The 3,000 salt mines are owned by about 300 local families that have been tending them for many generations (hundreds of years).  The mines are terraced on to the steep hillside (like so much of the agriculture in the valley) and are fed by a spring named Qoripujio. The stream feeds the ponds through a series of small aqueducts that must be opened and blocked for each pond. Once each pond is filled and drained via the spring, the remaining water takes about a month to evaporate and leave the crystallized salt. When things get to the point of more salt crystals than water the owners of the ponds manually scrape out the salt which is put into a basket or colander to continue draining.

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These ponds produce pink salt, salts for bath therapies, salts that get combined with flavorings and even salt for animals (salt licks).

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After seeing the salineras and the town of Maras, we visited the ruins of Moray.  Moray is on a high plateau at about 11,500ft and consists of many terraced circular depressions, the largest of which is 98ft deep. That may not sound like much at first, but try to imagine a huge pattern of concentric circles in the middle of an extremely rocky mountain plain and how it could have been created with handmade tools and human labor…it starts to boggle the mind a bit when you remember that the site was created hundreds of years ago with no mechanical tools. While it has sustained some damage from flooding and earthquakes over time, it is largely intact and very impressive.

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Look closely and you’ll see four intrepid travelers headed down the path to the lower circles…

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As with many other Inca sites, it also has an irrigation system. No one knows for sure that the depressions were used for but many speculate that because their depth, design, and orientation with respect to wind and sun creates a temperature difference of as much as 15 °C (27 °F) between the top and the bottom, it is possible that this large temperature difference was used by the Inca to study the effects of different climatic conditions on crops.

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From Moray we headed to Chinchero, which sits at 12,3ooft and has some of the most fertile land in the Sacred Valley. The ruins at Chinchero are thought to be ruins of a country resort for Inca Tupac Yupanquison of Pachacutec. There are many aqueducts and terraces among the ruins which are still in use today for farming purposes. The church in Chinchero that sits over the main plaza was built in 1607 by the Spanish and features ornate painted ceilings (but alas, no photography was permitted so can’t share that particular detail).

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Chinchero is known for the quality of the textiles and weavings and we stopped at a weaving collective for a demonstration of how the different colors are created. These demonstrations can feel touristy, but it was still really cool to see how different plants and even animals (one particular bug provides over 20 shades of red!) are used to dye the sheep, alpaca, and llama wool.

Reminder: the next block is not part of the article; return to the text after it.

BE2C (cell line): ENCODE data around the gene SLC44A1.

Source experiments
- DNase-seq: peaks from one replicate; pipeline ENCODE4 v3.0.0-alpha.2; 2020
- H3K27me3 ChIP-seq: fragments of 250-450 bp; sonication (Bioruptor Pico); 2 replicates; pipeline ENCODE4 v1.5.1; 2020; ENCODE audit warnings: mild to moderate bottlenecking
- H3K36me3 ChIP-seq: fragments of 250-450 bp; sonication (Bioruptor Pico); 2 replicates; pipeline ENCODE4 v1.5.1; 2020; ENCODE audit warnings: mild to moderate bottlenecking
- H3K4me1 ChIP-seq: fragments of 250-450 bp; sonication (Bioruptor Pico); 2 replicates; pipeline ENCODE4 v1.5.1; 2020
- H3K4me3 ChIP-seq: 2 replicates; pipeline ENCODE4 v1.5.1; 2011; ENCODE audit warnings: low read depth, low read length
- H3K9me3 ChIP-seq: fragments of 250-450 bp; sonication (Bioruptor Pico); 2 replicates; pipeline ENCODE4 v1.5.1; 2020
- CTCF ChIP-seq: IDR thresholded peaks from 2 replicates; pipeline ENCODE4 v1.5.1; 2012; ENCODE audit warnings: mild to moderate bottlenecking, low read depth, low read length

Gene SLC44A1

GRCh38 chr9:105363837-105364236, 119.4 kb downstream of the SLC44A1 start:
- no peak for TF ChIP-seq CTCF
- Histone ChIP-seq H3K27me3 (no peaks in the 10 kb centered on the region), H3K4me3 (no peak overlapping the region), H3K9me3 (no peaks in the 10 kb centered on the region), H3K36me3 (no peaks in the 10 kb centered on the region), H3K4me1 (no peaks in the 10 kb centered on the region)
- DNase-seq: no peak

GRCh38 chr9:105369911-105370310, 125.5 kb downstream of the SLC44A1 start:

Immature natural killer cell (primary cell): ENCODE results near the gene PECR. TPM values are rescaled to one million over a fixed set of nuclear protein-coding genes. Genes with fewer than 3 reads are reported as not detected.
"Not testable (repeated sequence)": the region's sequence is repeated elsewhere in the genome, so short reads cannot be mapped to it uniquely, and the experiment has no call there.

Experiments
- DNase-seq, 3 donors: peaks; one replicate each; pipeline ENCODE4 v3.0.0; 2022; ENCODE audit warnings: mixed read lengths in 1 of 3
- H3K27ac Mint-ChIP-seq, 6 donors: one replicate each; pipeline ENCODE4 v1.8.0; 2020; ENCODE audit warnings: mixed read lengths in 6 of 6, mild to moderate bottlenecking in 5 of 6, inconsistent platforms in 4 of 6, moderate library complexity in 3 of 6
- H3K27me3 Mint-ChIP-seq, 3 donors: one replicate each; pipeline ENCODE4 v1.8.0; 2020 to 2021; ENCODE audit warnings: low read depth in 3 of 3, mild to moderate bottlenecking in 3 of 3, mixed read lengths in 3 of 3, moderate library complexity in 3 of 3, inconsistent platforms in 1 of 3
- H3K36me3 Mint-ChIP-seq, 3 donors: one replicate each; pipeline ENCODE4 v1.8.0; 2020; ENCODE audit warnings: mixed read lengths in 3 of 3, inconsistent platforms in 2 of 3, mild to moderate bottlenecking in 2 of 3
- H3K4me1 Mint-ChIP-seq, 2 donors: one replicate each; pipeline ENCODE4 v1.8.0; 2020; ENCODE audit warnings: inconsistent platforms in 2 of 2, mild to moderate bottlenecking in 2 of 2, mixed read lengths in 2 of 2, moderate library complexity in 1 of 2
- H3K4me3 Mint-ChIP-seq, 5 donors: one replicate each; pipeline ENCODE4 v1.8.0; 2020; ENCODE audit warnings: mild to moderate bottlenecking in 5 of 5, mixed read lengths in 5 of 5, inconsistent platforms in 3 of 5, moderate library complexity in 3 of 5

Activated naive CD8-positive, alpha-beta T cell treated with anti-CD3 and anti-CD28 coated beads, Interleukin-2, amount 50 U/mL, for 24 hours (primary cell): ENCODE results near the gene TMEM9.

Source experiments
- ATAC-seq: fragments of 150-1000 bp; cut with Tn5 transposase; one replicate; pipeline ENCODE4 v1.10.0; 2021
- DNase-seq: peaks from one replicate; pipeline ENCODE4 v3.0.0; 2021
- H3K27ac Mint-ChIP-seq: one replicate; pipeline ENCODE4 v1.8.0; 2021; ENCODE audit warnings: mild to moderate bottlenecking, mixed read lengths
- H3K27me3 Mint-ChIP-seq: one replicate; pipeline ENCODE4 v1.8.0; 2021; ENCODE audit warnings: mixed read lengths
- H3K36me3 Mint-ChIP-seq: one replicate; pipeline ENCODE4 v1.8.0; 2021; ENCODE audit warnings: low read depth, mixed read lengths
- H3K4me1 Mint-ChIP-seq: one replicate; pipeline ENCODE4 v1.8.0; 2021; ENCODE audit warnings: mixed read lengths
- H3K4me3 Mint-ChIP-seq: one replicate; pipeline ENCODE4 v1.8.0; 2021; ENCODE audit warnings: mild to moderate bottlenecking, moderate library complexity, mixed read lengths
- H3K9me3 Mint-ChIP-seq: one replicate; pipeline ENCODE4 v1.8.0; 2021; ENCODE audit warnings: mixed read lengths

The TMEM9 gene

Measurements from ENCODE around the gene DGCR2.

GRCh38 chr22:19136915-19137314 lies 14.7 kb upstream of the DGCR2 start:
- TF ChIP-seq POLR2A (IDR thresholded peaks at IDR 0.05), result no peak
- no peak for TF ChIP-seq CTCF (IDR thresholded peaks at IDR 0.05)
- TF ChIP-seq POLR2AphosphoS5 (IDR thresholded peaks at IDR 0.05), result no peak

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Franco and his son Mateo also took us for a hike near a small lake up above the town and ruins of Pisac, in an area called Amaru in “parque de la papa” (potato park) which is so-called because more than 1,000 varieties of potato are grown there. Different varieties are grown at different altitudes on the steep slopes, and over time, the farmers have had to move varieties up the mountain to adjust for climate changes (warmer weather). Varieties previously grown at the highest altitudes can no longer be grown successfully because it’s now too warm.

We were at more than 11,000ft and were (mostly) all smiles…

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Franco with Colin and Cecelia:

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We’ve been to Cusco once so far for an overnight and will spend two more days and one more night there before we depart for the Amazon region of Tambopata. Cusco is the capital of the region, and was the historic capital of the Inca empire until the 16th century Spanish conquest. Cusco features many ruin sites as well as many buildings and walls throughout the city feature original Inca architecture with Spanish influence. The Spanish destroyed many Inca buildings, temples and palaces and used the remaining walls as bases for the construction of a new city. The main plaza of Cusco features a beautiful Spanish cathedral which was built between 1560 and 1664. The main material used was stone, which was extracted from nearby quarries and some blocks of red granite, taken from the fortress of Saksaywaman.

Cusco from the hillside above:

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Because of its antiquity and importance, the city center retains many buildings, plazas, streets and churches of pre-Colombian times and colonial buildings, which led to its declaration as a World Heritage sight by UNESCO in 1983.

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Walking down into Cusco on a typical narrow stone road:

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Plaza de las Armas (main plaza) at night:

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While in Cusco, we also visited the Museo de Chocolate and the kids got to make their own chocolate to bring home. They highly preferred making chocolate to visiting more ruins, but nonetheless we did use our time in Cusco to visit a few more sites.

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The fortress of Saksaywaman is on the northern outskirts of Cusco and the huge stones, like at many Inca sites, are carved smooth and fit together with no cement, sand, or other type of mortar. The best-known zone of Saksaywaman includes a huge plaza that can hold thousands of people, and its adjacent three massive terrace walls. The stones used in the construction of these terraces are among the largest used in any building in pre-hispanic America. The stones are so closely spaced that a single piece of paper will not fit between them. This precision, combined with the rounded corners of the blocks, the variety of their interlocking shapes, and the way the walls lean inward, is thought to have helped the ruins survive devastating earthquakes that have occurred in Cusco over the past few hundred years.